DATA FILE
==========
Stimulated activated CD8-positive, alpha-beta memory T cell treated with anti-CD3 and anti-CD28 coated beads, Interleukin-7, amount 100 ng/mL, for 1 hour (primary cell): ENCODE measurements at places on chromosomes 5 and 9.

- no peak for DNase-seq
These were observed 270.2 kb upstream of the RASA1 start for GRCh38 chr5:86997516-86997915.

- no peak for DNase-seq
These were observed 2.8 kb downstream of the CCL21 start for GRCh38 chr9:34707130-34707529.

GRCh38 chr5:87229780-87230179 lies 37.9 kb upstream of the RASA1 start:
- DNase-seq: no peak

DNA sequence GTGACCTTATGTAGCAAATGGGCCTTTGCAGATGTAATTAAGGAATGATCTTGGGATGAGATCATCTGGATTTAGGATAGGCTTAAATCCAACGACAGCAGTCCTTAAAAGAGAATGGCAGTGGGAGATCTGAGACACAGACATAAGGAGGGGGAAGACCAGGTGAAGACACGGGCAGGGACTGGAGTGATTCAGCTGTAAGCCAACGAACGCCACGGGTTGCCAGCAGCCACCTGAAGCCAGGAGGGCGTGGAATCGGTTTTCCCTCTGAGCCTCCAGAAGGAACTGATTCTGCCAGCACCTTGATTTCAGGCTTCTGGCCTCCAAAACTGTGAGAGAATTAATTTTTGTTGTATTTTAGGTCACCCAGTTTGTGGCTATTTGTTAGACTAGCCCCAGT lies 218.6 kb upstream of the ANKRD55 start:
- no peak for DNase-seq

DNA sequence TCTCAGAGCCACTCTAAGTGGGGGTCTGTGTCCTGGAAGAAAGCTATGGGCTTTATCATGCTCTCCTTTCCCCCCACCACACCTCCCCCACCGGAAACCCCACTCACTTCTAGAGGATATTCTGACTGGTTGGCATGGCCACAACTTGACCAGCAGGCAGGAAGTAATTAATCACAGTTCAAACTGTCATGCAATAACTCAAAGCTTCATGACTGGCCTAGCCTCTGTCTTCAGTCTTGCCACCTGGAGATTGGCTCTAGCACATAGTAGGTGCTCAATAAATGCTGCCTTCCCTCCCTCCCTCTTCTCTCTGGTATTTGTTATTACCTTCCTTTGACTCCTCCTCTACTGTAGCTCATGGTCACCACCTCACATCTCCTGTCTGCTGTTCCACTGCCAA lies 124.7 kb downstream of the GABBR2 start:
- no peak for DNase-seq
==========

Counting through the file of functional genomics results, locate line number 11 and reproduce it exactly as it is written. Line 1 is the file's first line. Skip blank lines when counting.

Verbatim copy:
- no peak for DNase-seq